Development of Methods for Characterizing Ankle Ligament Viscoelastic Properties
MetadataShow full item record
The goal of this work is to develop methods for determining the viscoelastic properties of ankle ligaments. The tibiocalcaneal ligament was used for the method development and for the preliminary mechanical testing presented in this work. This document focuses primarily on the development of several novel approaches to: morphological length and cross-sectional area measurements, in situ pose maintenance during ligament extraction and testing, and automated mechanical testing. Additionally, preliminary ligaments are mechanically tested using an exhaustive battery to determine their strain rate-dependent properties. Traditional caliper length (CL) measures are augmented by novel ligament linear length (LL) measures determined by a straight line between the centroids of insertion surfaces, and iterative length (IL) measures which refine the LL to define a length that wraps about the center of the ligament body along its longitudinal axis. Cross-sectional area was estimated from an elliptical and rectangular fit to caliper measurements and from computed tomography (CT) scans. The mechanical properties from these length estimates are compared to caliper length measurements. Caliper length estimates were ~ 25% > LL and IL which were similar in length (≤ ~10%). There was ~80% variation in cross-sectional area measurements. This resulted in ~8-15% average change in modulus of elasticity. Peak force and hysteresis increased by 80% and 250% respectfully between length estimate strain levels. Ligament differed from in situ pose by about 23o (Â± 6.6o) and 1.4 mm (Â± 4.13 mm). Minimal loading rate-dependent differences in stiffness, modulus, and peak force were measured. However, a general rate dependent modulus change was observed from the plotted relationship. Temperature was maintained within Â± 1.3 oC of the target temperature (37 oC) and specimens remained moist for the duration of mechanical tests. A quasi-linear viscoelastic (QLV) model was successfully fit to the data with minimal error (RMSE < 0.1) in most tests. There was a notable challenge relating to the mechanical testing system that led to the actuator not reaching the intended strain level at higher strain rates. This is a common challenge with mechanical testing, and additional steps are proposed to address this limitation in ongoing, further testing is required to determine the mechanical characteristics of these ligaments.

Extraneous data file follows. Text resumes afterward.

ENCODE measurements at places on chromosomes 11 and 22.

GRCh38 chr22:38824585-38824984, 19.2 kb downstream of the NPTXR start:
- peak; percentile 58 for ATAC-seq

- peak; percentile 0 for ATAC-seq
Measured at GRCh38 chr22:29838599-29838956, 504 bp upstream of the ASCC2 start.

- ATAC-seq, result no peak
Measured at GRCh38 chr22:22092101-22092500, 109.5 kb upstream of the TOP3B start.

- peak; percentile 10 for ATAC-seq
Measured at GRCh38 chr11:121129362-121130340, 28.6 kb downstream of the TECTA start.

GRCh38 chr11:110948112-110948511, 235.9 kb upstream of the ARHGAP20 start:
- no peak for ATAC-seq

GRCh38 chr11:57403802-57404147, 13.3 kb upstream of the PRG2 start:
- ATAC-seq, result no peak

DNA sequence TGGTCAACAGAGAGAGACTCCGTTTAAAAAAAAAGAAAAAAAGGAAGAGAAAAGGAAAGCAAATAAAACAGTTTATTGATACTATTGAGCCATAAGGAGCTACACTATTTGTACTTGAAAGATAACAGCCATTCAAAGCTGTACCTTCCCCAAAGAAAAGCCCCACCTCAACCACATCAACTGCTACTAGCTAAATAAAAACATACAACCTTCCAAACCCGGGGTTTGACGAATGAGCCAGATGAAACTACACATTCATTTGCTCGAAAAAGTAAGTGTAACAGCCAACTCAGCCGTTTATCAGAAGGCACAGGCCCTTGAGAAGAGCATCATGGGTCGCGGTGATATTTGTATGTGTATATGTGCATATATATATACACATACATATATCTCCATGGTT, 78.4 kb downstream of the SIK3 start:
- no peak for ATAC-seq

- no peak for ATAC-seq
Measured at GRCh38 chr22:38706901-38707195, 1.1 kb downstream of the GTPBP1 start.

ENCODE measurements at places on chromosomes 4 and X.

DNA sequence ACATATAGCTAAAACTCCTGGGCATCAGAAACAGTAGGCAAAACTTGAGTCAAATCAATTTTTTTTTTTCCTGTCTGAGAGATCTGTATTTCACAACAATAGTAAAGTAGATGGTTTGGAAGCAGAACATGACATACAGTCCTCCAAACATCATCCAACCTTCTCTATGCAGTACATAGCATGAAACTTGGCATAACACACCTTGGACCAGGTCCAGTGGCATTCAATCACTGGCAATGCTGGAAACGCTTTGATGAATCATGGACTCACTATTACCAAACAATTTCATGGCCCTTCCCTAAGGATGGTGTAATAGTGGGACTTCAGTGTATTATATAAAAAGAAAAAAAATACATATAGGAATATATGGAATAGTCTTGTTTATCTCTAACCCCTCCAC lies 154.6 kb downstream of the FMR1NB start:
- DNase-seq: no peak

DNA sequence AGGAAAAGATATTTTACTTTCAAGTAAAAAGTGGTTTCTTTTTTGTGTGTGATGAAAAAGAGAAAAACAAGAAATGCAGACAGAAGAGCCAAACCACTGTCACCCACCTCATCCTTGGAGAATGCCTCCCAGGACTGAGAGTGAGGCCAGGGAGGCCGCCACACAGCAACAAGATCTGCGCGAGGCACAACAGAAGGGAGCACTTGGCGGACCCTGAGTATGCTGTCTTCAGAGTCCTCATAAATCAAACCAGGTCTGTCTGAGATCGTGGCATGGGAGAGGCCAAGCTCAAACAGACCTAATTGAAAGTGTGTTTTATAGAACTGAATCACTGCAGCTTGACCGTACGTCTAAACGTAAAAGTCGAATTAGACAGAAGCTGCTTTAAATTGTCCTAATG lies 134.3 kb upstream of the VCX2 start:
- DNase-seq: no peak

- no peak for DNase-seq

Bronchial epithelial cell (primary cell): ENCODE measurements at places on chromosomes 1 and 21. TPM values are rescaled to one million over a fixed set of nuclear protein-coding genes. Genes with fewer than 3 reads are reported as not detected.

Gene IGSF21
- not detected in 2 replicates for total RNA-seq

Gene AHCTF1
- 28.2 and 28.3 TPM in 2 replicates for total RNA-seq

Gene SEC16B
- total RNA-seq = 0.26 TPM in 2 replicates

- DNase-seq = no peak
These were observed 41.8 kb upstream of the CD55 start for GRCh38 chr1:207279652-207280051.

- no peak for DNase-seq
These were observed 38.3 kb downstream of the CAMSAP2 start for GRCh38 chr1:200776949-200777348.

- Mechanical engineering